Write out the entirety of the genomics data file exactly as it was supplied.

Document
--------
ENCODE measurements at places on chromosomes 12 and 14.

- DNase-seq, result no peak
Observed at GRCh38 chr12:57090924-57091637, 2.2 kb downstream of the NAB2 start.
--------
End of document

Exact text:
ENCODE measurements at places on chromosomes 12 and 14.

- DNase-seq, result no peak
Observed at GRCh38 chr12:57090924-57091637, 2.2 kb downstream of the NAB2 start.